I think I heard him mumble something about the money spent on things in this closet reducing my paycheck by a big chunk before he pointed out that this was not tax-deductible as a business expense or a charitable donation. As I reminded him of the many auction buys we’ve enjoyed using over the years, his hand-sweeping indication of the merchandise still unused was just plain stubborn.
Such a curmudgeonly attitude was getting us nowhere in our cleaning project. To get things back on track, I reluctantly suggested these things could be moved to our miniwarehouse and the problem would be solved. I think it was downright petty of him to ask, “Which one?” in a not-so-subtle reminder that we are now the proud renters of three remote storage locations.
Ignoring any sarcasm threatening the “whistle while you work” attitude I desired for our work session, I plunged into unloading the closet. As I held up a tote bag with the donor’s logo, I reminded Hubby of the great time we had at the gala where we bought the bag. And remember that party on the river where we got this set of ornate candlesticks and this unique Amish wood tray? Or what about the celebrity roast where we got these two fishing rods and reels?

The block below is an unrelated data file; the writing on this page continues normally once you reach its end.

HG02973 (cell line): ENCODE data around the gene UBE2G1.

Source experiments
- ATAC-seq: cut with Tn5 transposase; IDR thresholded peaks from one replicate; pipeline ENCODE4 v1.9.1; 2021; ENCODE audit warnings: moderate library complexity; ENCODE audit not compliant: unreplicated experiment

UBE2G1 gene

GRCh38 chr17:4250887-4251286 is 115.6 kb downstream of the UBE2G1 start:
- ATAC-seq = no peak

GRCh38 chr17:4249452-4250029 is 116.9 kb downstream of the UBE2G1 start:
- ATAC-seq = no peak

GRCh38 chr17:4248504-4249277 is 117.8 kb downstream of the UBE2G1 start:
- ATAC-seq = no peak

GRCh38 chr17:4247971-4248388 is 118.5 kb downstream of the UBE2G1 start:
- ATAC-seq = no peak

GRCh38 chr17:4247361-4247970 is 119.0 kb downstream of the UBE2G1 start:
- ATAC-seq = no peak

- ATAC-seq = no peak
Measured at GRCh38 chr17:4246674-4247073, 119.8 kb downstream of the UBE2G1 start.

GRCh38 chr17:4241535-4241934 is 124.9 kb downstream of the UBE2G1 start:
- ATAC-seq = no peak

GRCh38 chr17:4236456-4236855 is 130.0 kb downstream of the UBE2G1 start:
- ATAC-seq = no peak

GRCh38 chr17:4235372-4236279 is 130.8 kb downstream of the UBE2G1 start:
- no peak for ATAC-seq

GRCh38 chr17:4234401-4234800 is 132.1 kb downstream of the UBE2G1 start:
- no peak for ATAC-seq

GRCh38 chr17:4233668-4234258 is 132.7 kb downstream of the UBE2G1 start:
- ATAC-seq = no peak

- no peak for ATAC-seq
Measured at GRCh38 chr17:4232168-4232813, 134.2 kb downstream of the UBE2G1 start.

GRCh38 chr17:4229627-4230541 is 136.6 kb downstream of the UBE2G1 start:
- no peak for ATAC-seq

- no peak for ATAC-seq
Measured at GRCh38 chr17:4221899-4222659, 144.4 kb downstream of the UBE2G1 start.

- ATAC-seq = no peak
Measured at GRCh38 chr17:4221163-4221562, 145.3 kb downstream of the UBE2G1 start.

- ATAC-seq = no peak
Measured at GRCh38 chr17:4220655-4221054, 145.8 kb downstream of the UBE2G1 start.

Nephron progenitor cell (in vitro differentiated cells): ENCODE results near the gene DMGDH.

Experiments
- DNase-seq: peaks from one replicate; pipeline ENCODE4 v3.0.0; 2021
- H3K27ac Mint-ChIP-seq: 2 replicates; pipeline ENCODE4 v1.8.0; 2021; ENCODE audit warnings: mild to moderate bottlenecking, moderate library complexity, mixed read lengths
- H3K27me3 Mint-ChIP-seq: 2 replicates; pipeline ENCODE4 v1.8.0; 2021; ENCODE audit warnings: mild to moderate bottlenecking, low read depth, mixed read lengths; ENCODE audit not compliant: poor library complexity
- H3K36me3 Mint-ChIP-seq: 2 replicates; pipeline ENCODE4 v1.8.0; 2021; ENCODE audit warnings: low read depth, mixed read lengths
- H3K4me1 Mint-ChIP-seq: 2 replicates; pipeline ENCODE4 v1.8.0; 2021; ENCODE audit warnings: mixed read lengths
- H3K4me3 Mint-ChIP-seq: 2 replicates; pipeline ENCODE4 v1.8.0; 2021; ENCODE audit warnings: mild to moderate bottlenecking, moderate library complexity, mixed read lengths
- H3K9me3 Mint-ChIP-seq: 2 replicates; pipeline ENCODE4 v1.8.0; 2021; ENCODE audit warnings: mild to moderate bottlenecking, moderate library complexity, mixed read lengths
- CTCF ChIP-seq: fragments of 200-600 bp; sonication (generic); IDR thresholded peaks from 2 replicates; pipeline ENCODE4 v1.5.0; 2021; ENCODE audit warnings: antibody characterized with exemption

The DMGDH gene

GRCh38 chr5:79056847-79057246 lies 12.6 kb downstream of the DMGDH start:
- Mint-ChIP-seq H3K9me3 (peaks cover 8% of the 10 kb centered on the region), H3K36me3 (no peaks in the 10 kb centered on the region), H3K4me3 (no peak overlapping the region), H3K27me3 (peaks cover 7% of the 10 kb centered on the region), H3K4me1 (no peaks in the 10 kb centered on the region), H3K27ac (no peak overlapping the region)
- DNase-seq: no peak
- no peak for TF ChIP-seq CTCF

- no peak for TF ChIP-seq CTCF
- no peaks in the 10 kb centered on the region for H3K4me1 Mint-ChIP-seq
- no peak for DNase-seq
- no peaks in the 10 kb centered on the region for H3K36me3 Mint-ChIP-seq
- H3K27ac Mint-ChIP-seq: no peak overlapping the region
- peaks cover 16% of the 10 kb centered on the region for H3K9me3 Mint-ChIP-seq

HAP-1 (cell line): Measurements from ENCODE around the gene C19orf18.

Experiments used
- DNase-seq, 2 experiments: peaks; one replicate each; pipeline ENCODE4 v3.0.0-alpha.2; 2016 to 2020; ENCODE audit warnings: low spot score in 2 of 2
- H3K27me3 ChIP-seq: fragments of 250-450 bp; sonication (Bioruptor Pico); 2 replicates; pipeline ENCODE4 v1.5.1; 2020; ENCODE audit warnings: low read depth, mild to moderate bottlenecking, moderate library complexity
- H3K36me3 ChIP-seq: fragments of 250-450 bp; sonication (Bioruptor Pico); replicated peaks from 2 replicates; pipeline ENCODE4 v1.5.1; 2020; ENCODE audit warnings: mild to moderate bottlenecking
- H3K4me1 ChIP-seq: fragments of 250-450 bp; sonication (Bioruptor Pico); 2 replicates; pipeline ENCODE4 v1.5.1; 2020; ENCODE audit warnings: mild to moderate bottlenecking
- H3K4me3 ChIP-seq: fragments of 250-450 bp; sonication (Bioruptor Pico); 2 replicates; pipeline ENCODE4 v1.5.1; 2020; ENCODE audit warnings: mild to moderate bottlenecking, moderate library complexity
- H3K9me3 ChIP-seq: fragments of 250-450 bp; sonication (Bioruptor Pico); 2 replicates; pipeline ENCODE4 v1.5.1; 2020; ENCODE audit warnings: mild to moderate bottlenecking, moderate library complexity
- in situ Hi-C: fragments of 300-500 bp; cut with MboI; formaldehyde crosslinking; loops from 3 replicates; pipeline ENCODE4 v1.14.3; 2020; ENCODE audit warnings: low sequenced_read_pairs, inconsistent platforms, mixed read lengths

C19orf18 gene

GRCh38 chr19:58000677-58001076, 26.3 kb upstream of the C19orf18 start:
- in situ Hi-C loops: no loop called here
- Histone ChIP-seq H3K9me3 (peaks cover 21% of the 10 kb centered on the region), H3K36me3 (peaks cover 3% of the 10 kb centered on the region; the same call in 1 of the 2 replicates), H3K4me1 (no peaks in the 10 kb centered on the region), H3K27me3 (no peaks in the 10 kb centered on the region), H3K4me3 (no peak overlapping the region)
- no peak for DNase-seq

Getting into the spirit, my thoughtful spouse unwound the fastener on a large file folder to reveal gift certificates for many services and lamented that we had let the time expire on dance lessons, getting our will updated, hosting a wine-tasting for 100 of our closest friends, photography sessions, car lubes and birdwatching parties and said our less-than-pearly whites would have loved the tooth-whitening services we failed to give them. We had a good laugh as we tried to recall which soiree had enabled us to buy each of these great deals.
At the back of the closet sat an almost lifesize stuffed giraffe that we wisely chose not to give our grandchildren to ensure the continued loving relationship with their parents, and we had a good laugh remembering how the other guests at our Star-Telegram-sponsored table at the party begged us not to bid on this item. We were new grandparents when we bought it, and our exuberance exceeded our good sense.
Speaking of good sense, perhaps we had overtasted the complimentary martinis at an arts function when we ended up with the winning bid on a bagel painted blue and mounted on a barren piece of wood. There was a story behind this modern art, but neither of us could recall it.